The Bohemian Crown of Queen Eliska. In 1303 she arrived in Prague and was crowned Czech and Polish queen. The crown is a unique piece of art, which has no parallels in the world. It is the only existing crown with eagles, which were an element of crown jewels after the 13th century, relating to the tradition of the empire.
Spanish, or Spanish Colonial Crown, early 17th century Art Institute Chicago
Charles IX of Sweden's Coronation Ring - 1607 - by Ruprecht Miller (German, d. 1624-31)
ca. 1285. Masque du gisant de Jeanne de Toulouse, provenant de l'abbatiale de Gercy à Varennes-Jarcy (Essonne)
Ancient Greek diadem found in the Ukraine; c. 450 BC
Mellerio tiara, 1911, at an exhibition, a beautiful, delicate kokoshnic, with open-work diamond panels, and scrolls work round circular diamonds.
The crown of the Empress Kunigunde. One of the earliest known royal symbols is the Kunigunde crown. The crown belonged to the wife of the Emperor Henry II of Bavaria. This crown was made around the early 10th century before Bavaria became a kingdom. The principle gemstones in this crown are the large sapphires, which were believed to symbolize the wisdom of god. There are also amethysts, pearls, carnelians, peridots and topazes…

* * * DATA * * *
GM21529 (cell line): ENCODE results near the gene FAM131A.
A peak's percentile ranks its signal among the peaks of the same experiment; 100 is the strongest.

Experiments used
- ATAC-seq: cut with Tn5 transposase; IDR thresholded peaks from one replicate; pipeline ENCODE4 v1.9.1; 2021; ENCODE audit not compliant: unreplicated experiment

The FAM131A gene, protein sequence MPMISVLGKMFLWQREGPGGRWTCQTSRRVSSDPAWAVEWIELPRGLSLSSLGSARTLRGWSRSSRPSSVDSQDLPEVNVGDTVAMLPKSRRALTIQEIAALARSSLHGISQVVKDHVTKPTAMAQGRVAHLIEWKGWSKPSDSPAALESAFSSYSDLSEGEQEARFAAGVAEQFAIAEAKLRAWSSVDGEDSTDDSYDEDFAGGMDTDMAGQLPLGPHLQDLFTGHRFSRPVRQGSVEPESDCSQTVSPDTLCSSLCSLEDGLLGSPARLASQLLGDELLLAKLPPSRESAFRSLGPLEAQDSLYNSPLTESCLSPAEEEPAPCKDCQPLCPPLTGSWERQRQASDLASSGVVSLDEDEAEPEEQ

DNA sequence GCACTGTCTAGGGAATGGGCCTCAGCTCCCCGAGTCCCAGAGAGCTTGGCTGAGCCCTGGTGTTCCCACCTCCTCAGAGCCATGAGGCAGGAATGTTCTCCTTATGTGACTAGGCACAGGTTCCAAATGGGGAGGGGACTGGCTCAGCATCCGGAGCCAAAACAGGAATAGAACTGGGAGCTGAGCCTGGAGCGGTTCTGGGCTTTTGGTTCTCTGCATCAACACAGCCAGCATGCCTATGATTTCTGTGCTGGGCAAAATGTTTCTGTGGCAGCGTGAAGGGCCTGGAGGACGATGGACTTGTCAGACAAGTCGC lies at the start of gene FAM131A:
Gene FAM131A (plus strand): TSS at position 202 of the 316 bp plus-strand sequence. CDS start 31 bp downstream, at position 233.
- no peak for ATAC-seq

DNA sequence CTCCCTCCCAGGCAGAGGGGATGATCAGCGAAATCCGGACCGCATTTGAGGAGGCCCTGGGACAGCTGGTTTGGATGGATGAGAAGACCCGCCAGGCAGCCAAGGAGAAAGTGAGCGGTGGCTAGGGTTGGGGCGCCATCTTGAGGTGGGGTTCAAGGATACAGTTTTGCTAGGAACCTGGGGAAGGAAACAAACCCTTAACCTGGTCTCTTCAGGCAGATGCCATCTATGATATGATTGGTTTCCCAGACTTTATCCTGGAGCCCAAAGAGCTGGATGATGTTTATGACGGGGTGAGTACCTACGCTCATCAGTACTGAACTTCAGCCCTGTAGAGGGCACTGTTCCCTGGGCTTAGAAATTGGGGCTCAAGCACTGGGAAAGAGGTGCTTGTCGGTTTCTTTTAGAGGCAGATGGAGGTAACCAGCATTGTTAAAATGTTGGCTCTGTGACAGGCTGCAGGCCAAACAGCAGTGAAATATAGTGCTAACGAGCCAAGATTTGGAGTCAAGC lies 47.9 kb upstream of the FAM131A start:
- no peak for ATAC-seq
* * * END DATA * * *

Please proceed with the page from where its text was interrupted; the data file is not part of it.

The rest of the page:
Diamond tiara, decorated with 12 carnations, foliage and flower buds with openwork, 14 large old cut diamonds, made by Joseph Chaumet, circa 1908, weight: 155 g
Crown of St. Wenceslaus: The crown was made in 1347 for the eleventh king of Bohemia (and Holy Roman Emperor) Charles IV. It is wrought of extremely pure gold and decorated with 19 sapphires, 44 spinels, 1 ruby, 30 emeralds and 20 pearls. Charles dedicated the crown to Saint Wenceslas, the patron saint of Bohemia